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POP, IMAP, SMTP, and the POODLE SSLv3.0 vulnerability.

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15th Oct 2014 | 19:07

A lot of my day has been spent on the POODLE vulnerability. For details see the original paper, commentary by Daniel Franke, Adam Langley, Robert Graham, and the POODLE.io web page of stats and recommendations.

One thing I have been investigating is to what extent mail software uses SSLv3. The best stats we have come from our message submission server, smtp.hermes, which logs TLS versions and cipher suites and (when possible) User-Agent and X-Mailer headers. (The logging from our POP and IMAP servers is not so good, partly because we don't request or log user agent declarations, and even if we did most clients wouldn't provide them.)

Nearly 100 of our users are using SSLv3, which is about 0.5% of them. The main culprits seem to be Airmail, Evolution, and most of all Android. Airmail is a modern Mac MUA, so in that case I guess it is a bug or misuse of the TLS API. For Evolution my guess is that it has a terrible setup user interface (all MUAs have terrible setup user interfaces) and users are choosing "SSL 3.0" rather than "TLS 1.0" because the number is bigger. In the case of Android I don't have details of version numbers because Android mail software doesn't include user-agent headers (unlike practically everything else), but I suspect old unsupported smart-ish phones running bad Java are to blame.

I haven't decided exactly what we will do to these users yet. However we have the advantage that POODLE seems to be a lot less bad for non-web TLS clients.

The POODLE padding oracle attack requires a certain amount of control over the plaintext which the attacker is trying to decrypt. Specifically:

  1. The plaintext plus MAC has to be an exact multiple of the cipher block size;
  2. It must be possible to move the secret (cookie or password) embedded in the plaintext by a byte at a time to scan it past a block boundary.

In the web situation, the attacker can use JavaScript served from anywhere to make repeated POST requests to an arbitrary target host. The JS can manipulate the body of the POST to control the overall length of the request, and can manipulate the request path to control the position of the cookie in the headers.

In the mail situation (POP, IMAP, SMTP), the attacker can make the client retry requests repeatedly by breaking the connection, but they cannot control the size or framing of the client's authentication command.

So I think we have the option of not worrying too much if forced upgrades turn out to be too painful, though I would prefer not to go that route - it makes me feel uncomfortably complacent.

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Comments {5}

from: pir
date: 15th Oct 2014 21:44 (UTC)

Sadly for general apps on Android (K9 included) currently it's all "wait for Lollypop".


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from: hairyears
date: 16th Oct 2014 06:59 (UTC)

Well, the Android clients are all phones and tablets, with half the tablets owned by mobile telcos.

None of them will be patched. Ever.

What's the next step for the common-or-garden sysadmin?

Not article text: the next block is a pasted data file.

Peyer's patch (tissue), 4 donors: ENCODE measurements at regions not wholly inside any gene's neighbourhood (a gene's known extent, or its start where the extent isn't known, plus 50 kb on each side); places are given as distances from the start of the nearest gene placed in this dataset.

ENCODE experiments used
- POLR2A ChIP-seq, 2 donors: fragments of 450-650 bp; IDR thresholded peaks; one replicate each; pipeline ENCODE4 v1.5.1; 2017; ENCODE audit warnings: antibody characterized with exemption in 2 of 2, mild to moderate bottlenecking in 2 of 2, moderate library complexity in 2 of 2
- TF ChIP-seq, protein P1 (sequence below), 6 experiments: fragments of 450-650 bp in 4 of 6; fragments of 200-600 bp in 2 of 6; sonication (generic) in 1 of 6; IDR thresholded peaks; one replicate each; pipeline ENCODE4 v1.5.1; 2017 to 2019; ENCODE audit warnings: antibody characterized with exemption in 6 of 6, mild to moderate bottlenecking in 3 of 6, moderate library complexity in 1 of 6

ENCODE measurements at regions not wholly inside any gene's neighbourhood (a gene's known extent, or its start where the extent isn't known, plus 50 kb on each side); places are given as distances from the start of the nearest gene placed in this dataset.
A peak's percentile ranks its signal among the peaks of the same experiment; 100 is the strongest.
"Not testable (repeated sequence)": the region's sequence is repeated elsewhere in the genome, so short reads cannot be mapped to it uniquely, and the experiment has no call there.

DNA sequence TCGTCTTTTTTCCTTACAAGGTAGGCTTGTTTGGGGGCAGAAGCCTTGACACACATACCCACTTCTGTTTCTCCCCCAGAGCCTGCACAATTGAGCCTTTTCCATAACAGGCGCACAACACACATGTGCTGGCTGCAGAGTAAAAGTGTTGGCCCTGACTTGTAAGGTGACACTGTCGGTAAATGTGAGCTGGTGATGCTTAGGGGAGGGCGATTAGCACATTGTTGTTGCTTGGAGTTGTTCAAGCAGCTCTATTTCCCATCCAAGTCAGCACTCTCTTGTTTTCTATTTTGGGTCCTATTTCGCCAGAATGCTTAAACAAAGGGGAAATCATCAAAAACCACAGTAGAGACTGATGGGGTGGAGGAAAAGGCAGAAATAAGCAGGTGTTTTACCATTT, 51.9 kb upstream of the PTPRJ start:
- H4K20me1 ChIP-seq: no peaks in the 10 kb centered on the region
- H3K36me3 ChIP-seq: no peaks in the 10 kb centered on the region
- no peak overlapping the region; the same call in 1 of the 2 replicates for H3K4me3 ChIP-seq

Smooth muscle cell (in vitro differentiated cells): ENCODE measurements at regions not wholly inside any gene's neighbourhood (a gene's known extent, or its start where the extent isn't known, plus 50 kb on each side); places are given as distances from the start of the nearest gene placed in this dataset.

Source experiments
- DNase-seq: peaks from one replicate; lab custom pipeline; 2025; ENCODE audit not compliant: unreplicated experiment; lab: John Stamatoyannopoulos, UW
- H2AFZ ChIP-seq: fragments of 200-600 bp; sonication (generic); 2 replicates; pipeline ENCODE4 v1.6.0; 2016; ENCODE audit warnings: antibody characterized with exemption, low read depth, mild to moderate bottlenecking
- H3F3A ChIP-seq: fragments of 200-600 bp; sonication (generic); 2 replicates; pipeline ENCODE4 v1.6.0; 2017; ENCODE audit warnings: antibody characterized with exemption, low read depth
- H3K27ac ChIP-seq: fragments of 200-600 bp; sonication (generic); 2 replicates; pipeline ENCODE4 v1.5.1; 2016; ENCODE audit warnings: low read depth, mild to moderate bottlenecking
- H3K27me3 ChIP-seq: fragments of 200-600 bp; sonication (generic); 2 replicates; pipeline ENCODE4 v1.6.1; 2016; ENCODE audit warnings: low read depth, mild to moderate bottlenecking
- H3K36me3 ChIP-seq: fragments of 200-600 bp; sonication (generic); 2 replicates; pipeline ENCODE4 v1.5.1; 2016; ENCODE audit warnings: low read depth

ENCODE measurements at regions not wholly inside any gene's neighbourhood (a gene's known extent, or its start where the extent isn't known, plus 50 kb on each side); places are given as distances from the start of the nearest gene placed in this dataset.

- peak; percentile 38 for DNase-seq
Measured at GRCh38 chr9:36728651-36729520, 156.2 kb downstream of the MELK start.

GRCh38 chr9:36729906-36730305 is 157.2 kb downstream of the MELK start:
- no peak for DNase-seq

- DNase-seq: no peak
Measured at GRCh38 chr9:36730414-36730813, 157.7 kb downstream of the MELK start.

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from: anonymous
date: 16th Oct 2014 22:31 (UTC)

Thank you for your post. I basically came to the same conclusion when analysing the subject. Now I'm happy to have found someone else who came to the same conclusion.

I work a lot with SMTP/POP3/IMAP at work. We have not messured yet, but I would not be supprised if a higher percentage of our users use SSL3 dual to the old software that they use. But even a small percentage would not allow us to simply disable SSL3.

We will communicate to our clients an end date for the support of SSL3. And provide them with a duplicate of our interfaces (different IP) with SSL3 turned of, so they can verify their own software before we disable it.

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from: anonymous
date: 22nd Nov 2014 22:13 (UTC)

My comment is sort of tangential to the actual blog post, which was good in it's own right.

Since my provider seemingly just disabled SSLv3, I have some insight into the Evolution interface. In the "Receive" tab of the account preferences your choices for "Encryption" are None, SSL, and TLS. Unfortunately there's little advice in the interface about what to choose. Worse, when you've been successfully using SSL and it goes away (as your provider drops it in favor of TLS) the only indication is that sending and receiving of e-mail stops working and you get a "helpful" popup saying "Input Output Error".

So I both understand why people would set it to SSL without understanding why TLS would be better, and why changing may be pretty painful. I vaguely recall when I first set it AGES ago, my provider didn't support TLS. But I could be remembering incorrectly.

My real goal with this comment is to get a search engine to associate Input Output Error and Evolution with this blog post so that anyone else in this predicament has a chance at figuring out that they need to change the option to TLS to fix their e-mail.

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Tony Finch

Re: Evolution

from: fanf
date: 23rd Nov 2014 21:48 (UTC)

Thanks for that information!

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